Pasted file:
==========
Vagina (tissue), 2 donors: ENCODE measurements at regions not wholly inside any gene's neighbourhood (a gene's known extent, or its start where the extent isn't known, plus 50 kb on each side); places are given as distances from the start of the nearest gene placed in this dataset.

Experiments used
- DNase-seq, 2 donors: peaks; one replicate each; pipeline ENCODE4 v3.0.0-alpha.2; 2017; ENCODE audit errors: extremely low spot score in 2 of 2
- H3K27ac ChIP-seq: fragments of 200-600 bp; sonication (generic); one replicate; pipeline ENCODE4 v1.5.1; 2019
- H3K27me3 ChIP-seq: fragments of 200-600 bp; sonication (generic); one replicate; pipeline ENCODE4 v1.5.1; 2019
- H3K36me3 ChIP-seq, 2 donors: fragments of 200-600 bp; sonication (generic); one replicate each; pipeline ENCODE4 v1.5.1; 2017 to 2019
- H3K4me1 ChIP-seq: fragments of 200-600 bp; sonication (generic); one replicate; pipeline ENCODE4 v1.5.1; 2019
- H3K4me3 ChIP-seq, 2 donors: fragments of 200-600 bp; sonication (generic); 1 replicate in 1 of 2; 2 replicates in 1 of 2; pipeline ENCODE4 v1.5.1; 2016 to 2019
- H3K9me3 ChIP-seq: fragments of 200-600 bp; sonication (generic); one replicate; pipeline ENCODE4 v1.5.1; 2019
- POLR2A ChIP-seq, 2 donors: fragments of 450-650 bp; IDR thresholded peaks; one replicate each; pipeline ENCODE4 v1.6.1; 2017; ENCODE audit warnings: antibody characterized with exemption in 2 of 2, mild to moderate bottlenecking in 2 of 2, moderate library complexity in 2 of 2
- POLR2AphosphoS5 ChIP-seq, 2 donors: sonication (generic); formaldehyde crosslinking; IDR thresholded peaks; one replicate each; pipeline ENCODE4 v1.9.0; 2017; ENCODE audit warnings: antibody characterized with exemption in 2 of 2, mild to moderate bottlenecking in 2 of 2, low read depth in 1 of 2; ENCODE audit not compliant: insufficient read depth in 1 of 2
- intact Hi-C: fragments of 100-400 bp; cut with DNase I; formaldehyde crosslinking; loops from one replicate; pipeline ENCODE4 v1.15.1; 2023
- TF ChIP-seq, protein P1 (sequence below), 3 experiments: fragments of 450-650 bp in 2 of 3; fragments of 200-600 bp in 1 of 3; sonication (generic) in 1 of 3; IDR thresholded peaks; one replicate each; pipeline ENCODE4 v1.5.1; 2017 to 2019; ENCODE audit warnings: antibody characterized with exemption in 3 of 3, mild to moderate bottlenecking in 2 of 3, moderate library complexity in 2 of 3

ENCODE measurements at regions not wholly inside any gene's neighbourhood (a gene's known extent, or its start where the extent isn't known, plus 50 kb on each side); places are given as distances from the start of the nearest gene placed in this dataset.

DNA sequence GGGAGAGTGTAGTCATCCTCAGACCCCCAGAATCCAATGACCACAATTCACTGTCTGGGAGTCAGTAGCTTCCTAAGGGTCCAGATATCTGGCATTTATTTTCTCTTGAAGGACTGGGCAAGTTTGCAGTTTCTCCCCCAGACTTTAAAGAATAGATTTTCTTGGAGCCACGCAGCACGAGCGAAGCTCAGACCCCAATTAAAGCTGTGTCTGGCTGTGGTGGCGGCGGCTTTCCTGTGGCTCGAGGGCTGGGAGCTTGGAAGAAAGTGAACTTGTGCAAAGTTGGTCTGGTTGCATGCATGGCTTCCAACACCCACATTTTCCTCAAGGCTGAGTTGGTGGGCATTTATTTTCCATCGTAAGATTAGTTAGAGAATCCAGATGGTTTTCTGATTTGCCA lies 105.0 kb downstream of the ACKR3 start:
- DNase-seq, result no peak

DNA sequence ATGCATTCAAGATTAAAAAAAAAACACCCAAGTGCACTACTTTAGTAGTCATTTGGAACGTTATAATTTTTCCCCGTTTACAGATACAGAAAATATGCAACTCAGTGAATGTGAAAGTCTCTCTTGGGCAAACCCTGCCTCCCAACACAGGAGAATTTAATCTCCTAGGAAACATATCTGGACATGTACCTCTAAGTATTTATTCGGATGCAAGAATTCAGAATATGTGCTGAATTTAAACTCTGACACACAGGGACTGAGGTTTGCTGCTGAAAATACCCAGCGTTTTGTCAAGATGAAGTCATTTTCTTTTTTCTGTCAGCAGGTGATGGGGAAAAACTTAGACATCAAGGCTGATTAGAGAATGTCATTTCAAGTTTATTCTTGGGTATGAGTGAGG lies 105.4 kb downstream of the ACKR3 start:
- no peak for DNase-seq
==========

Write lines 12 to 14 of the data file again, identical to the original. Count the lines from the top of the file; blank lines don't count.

- intact Hi-C: fragments of 100-400 bp; cut with DNase I; formaldehyde crosslinking; loops from one replicate; pipeline ENCODE4 v1.15.1; 2023
- TF ChIP-seq, protein P1 (sequence below), 3 experiments: fragments of 450-650 bp in 2 of 3; fragments of 200-600 bp in 1 of 3; sonication (generic) in 1 of 3; IDR thresholded peaks; one replicate each; pipeline ENCODE4 v1.5.1; 2017 to 2019; ENCODE audit warnings: antibody characterized with exemption in 3 of 3, mild to moderate bottlenecking in 2 of 3, moderate library complexity in 2 of 3

ENCODE measurements at regions not wholly inside any gene's neighbourhood (a gene's known extent, or its start where the extent isn't known, plus 50 kb on each side); places are given as distances from the start of the nearest gene placed in this dataset.